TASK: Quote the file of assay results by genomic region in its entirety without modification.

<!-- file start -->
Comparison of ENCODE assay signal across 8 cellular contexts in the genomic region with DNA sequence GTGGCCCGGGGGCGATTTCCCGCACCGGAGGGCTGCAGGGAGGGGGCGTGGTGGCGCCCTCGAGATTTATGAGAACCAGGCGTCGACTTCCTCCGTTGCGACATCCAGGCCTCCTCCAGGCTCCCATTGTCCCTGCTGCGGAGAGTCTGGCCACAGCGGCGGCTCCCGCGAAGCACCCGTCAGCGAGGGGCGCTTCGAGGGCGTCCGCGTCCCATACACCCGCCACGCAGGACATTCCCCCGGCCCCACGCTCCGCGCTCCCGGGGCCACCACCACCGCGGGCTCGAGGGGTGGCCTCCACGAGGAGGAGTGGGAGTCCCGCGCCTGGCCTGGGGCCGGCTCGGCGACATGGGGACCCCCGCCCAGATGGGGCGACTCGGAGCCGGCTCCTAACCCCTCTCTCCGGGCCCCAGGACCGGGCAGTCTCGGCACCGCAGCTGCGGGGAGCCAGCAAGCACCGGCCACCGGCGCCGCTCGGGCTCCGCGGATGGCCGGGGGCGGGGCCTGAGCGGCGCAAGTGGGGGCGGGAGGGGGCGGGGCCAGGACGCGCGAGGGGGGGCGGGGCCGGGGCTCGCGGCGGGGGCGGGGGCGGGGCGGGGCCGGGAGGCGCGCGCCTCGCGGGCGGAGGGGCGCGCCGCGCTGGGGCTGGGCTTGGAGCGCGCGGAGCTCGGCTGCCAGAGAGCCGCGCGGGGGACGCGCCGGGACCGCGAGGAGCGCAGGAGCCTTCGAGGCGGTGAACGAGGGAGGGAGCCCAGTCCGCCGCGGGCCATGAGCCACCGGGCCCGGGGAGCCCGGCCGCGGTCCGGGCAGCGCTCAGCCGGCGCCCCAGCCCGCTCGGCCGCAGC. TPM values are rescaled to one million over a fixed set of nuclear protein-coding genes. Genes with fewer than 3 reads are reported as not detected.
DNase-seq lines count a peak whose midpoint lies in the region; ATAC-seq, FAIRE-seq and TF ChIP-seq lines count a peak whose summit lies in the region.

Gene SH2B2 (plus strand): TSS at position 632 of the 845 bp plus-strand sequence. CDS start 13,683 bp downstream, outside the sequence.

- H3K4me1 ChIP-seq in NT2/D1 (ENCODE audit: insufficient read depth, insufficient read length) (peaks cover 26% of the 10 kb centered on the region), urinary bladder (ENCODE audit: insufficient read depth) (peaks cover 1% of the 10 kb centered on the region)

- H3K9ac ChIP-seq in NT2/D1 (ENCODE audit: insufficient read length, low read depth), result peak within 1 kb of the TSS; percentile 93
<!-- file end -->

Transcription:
Comparison of ENCODE assay signal across 8 cellular contexts in the genomic region with DNA sequence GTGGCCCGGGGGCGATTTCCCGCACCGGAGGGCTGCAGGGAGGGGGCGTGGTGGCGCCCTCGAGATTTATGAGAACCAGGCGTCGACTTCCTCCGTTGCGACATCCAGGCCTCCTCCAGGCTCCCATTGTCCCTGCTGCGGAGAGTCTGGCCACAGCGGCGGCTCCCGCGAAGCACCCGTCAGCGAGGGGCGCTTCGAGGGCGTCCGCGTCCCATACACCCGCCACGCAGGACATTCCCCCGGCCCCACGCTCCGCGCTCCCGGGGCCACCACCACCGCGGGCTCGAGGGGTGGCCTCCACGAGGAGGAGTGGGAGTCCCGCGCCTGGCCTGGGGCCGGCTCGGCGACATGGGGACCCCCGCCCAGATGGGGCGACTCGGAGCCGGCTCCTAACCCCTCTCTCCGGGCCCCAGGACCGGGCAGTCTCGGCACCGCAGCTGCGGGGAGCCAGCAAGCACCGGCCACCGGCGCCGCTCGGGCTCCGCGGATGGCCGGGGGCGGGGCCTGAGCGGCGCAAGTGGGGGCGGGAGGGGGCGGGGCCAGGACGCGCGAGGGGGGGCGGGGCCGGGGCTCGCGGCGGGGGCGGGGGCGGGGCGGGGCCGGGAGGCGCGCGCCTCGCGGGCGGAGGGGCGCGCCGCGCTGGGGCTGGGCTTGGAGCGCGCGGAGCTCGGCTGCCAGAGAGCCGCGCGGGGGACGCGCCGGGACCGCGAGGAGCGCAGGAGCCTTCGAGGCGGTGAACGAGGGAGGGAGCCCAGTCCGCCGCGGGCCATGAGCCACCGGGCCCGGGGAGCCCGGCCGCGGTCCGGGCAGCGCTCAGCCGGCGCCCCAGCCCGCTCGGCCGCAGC. TPM values are rescaled to one million over a fixed set of nuclear protein-coding genes. Genes with fewer than 3 reads are reported as not detected.
DNase-seq lines count a peak whose midpoint lies in the region; ATAC-seq, FAIRE-seq and TF ChIP-seq lines count a peak whose summit lies in the region.

Gene SH2B2 (plus strand): TSS at position 632 of the 845 bp plus-strand sequence. CDS start 13,683 bp downstream, outside the sequence.

- H3K4me1 ChIP-seq in NT2/D1 (ENCODE audit: insufficient read depth, insufficient read length) (peaks cover 26% of the 10 kb centered on the region), urinary bladder (ENCODE audit: insufficient read depth) (peaks cover 1% of the 10 kb centered on the region)

- H3K9ac ChIP-seq in NT2/D1 (ENCODE audit: insufficient read length, low read depth), result peak within 1 kb of the TSS; percentile 93